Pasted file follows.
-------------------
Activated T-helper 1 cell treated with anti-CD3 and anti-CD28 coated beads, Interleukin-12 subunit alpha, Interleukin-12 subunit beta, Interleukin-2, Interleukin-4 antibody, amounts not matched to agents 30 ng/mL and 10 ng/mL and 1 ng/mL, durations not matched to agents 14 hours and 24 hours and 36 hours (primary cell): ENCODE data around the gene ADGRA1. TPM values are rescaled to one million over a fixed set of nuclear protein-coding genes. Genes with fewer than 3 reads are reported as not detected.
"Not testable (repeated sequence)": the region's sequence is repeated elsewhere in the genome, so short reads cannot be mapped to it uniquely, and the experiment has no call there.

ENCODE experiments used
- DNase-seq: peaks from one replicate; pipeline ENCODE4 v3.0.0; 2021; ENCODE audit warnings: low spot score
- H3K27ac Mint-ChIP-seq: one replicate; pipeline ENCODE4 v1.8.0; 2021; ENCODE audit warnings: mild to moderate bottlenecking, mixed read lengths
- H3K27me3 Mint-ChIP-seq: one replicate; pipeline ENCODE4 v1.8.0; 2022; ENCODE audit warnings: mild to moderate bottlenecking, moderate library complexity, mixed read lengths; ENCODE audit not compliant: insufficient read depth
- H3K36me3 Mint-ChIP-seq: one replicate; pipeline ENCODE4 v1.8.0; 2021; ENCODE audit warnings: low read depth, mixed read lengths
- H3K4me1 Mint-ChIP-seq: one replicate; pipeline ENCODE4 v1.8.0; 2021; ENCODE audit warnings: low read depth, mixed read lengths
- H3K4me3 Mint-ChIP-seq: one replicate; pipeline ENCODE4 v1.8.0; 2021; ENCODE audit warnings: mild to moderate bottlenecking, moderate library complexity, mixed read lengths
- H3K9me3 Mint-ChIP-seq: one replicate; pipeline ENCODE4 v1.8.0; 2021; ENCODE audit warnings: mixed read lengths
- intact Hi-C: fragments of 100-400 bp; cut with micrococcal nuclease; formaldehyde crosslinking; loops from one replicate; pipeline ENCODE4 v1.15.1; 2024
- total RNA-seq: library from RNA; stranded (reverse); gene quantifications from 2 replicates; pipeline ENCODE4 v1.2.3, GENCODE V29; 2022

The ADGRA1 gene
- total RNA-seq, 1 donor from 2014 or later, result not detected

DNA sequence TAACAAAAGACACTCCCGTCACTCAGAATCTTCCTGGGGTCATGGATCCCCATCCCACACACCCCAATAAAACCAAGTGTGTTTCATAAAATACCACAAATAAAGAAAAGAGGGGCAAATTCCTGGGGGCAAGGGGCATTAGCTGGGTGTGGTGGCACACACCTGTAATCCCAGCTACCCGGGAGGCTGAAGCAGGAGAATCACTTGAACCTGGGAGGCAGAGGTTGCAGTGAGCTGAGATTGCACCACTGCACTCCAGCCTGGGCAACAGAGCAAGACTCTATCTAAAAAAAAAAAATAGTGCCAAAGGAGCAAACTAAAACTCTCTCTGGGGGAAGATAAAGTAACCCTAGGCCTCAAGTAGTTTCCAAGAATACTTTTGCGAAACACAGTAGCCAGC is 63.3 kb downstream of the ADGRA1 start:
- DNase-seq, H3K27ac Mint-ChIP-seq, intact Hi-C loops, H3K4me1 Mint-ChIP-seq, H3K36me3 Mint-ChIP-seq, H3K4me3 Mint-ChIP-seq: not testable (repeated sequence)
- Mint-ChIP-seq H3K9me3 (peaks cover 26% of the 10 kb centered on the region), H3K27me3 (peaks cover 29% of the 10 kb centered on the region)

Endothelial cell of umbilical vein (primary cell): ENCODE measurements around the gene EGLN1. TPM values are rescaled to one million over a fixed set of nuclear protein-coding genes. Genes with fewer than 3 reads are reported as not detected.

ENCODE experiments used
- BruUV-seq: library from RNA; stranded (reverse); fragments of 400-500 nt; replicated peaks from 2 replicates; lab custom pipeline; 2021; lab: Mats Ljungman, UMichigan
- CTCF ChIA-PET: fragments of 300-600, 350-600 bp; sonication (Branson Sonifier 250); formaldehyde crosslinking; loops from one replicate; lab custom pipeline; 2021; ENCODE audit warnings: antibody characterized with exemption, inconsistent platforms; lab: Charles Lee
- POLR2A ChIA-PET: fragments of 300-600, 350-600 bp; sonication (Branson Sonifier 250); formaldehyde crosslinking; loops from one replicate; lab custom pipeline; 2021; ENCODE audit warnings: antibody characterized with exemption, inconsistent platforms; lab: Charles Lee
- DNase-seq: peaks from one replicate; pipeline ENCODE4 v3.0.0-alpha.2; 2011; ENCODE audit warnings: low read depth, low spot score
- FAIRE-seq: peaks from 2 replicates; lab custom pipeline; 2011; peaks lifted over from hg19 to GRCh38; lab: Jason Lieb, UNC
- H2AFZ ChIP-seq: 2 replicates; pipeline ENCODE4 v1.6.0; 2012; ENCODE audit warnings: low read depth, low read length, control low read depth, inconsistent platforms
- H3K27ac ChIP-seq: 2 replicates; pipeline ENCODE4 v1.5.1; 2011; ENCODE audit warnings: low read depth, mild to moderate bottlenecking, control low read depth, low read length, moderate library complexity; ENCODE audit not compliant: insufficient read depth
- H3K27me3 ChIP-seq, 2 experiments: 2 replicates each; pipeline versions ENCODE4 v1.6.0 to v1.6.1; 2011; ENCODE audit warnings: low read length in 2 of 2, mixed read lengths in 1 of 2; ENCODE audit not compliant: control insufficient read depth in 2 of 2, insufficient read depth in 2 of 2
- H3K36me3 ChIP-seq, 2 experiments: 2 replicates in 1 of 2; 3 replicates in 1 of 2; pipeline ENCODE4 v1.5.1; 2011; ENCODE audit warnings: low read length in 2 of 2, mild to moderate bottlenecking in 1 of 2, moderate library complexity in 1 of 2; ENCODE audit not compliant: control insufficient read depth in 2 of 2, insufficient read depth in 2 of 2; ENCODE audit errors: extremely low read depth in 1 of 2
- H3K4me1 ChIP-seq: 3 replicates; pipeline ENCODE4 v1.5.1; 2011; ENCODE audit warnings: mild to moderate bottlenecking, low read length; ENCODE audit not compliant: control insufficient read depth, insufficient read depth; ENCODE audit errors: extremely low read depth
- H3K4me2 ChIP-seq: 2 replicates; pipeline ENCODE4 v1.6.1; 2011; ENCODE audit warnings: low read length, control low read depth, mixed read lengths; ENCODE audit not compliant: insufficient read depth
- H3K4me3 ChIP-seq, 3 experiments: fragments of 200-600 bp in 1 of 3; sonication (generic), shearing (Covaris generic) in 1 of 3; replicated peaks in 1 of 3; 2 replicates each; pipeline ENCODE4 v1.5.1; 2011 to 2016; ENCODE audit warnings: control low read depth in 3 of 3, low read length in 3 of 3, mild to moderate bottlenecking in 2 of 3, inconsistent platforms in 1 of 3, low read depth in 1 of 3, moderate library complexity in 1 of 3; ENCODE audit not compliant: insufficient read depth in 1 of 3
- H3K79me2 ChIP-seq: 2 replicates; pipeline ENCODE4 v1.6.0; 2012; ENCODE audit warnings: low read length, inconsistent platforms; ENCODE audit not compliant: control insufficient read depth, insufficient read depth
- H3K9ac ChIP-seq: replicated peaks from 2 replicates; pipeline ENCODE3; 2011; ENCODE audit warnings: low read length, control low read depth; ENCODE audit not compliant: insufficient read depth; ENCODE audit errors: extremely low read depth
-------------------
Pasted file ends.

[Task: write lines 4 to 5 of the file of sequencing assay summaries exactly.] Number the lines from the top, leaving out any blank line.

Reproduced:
- DNase-seq: peaks from one replicate; pipeline ENCODE4 v3.0.0; 2021; ENCODE audit warnings: low spot score
- H3K27ac Mint-ChIP-seq: one replicate; pipeline ENCODE4 v1.8.0; 2021; ENCODE audit warnings: mild to moderate bottlenecking, mixed read lengths